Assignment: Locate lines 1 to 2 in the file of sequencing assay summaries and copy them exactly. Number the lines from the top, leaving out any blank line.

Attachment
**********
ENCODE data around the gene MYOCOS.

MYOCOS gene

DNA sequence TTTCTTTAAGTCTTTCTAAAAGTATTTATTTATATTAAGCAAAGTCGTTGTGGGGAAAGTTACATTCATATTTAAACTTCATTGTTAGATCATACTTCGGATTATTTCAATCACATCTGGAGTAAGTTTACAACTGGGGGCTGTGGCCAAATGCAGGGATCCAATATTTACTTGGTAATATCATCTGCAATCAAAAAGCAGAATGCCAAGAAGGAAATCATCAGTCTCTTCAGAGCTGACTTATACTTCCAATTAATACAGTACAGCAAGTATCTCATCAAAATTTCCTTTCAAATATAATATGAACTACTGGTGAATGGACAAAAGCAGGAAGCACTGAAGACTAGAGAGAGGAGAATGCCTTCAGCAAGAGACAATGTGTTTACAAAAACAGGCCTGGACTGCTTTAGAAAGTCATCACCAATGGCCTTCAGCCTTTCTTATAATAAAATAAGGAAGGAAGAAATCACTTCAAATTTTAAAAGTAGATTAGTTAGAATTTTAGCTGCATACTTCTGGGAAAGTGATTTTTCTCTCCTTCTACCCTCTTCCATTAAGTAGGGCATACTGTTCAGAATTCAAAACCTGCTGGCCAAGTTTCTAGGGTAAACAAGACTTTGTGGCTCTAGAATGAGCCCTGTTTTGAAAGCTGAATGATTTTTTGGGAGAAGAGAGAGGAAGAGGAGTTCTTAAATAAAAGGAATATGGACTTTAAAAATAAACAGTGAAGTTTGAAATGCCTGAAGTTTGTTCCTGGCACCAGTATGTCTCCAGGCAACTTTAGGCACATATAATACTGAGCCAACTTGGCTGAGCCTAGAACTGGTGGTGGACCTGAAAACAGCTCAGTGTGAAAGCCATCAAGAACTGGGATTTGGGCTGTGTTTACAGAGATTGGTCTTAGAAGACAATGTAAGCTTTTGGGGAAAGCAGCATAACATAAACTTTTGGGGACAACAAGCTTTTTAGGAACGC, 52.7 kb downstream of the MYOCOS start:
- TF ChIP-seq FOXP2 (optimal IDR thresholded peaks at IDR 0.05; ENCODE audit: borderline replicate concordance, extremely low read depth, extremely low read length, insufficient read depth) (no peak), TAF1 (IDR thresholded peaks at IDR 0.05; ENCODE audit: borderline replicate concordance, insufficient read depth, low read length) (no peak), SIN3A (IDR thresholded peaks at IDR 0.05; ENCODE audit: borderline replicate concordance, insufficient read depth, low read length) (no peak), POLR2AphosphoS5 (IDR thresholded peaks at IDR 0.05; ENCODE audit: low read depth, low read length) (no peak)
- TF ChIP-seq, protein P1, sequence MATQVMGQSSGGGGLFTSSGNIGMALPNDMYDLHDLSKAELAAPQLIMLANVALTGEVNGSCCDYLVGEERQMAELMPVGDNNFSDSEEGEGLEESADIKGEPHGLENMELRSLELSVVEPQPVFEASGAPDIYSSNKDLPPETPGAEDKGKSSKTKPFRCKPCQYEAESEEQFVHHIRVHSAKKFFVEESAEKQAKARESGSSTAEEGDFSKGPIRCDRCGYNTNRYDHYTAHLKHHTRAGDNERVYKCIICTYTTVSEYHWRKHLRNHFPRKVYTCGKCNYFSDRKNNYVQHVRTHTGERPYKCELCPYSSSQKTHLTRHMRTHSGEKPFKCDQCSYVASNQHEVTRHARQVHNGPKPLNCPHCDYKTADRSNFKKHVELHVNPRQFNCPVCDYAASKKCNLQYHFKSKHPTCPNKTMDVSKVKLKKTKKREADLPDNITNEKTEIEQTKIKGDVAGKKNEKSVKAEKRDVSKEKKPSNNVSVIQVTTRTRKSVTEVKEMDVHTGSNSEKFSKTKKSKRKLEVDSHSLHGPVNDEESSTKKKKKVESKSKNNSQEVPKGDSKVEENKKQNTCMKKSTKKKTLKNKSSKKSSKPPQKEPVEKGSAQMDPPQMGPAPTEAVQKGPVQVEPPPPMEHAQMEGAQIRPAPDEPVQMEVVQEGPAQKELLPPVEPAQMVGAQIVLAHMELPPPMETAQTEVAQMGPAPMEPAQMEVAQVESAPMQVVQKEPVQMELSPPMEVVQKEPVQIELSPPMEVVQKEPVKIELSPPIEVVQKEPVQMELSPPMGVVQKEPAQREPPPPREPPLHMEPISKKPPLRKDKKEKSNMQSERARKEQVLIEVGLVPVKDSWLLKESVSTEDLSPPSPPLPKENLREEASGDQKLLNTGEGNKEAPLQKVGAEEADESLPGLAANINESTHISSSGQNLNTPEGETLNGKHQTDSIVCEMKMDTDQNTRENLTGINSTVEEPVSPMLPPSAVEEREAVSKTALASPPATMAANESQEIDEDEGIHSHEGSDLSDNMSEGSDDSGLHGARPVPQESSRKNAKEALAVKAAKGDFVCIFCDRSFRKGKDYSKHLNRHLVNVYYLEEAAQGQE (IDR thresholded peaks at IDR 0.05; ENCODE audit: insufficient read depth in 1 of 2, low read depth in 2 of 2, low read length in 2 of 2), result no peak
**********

ENCODE data around the gene MYOCOS.

MYOCOS gene